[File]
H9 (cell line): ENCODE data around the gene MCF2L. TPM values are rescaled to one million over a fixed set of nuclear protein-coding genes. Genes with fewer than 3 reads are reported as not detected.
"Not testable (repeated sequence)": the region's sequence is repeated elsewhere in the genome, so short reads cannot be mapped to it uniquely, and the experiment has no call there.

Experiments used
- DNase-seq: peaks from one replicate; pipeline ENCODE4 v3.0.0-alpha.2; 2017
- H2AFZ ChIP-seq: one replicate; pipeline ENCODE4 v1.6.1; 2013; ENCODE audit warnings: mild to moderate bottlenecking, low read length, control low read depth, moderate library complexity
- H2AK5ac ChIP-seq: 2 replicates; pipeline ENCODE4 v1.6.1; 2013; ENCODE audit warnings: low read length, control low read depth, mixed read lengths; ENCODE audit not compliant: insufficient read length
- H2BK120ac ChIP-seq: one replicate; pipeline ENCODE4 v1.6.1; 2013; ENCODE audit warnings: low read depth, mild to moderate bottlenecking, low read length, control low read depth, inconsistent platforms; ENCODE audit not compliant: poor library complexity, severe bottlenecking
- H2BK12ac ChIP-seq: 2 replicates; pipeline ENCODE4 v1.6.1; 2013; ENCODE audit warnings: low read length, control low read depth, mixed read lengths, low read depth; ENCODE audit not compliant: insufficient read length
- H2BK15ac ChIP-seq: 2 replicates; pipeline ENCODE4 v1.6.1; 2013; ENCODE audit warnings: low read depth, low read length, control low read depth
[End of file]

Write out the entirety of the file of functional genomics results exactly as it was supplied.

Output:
H9 (cell line): ENCODE data around the gene MCF2L. TPM values are rescaled to one million over a fixed set of nuclear protein-coding genes. Genes with fewer than 3 reads are reported as not detected.
"Not testable (repeated sequence)": the region's sequence is repeated elsewhere in the genome, so short reads cannot be mapped to it uniquely, and the experiment has no call there.

Experiments used
- DNase-seq: peaks from one replicate; pipeline ENCODE4 v3.0.0-alpha.2; 2017
- H2AFZ ChIP-seq: one replicate; pipeline ENCODE4 v1.6.1; 2013; ENCODE audit warnings: mild to moderate bottlenecking, low read length, control low read depth, moderate library complexity
- H2AK5ac ChIP-seq: 2 replicates; pipeline ENCODE4 v1.6.1; 2013; ENCODE audit warnings: low read length, control low read depth, mixed read lengths; ENCODE audit not compliant: insufficient read length
- H2BK120ac ChIP-seq: one replicate; pipeline ENCODE4 v1.6.1; 2013; ENCODE audit warnings: low read depth, mild to moderate bottlenecking, low read length, control low read depth, inconsistent platforms; ENCODE audit not compliant: poor library complexity, severe bottlenecking
- H2BK12ac ChIP-seq: 2 replicates; pipeline ENCODE4 v1.6.1; 2013; ENCODE audit warnings: low read length, control low read depth, mixed read lengths, low read depth; ENCODE audit not compliant: insufficient read length
- H2BK15ac ChIP-seq: 2 replicates; pipeline ENCODE4 v1.6.1; 2013; ENCODE audit warnings: low read depth, low read length, control low read depth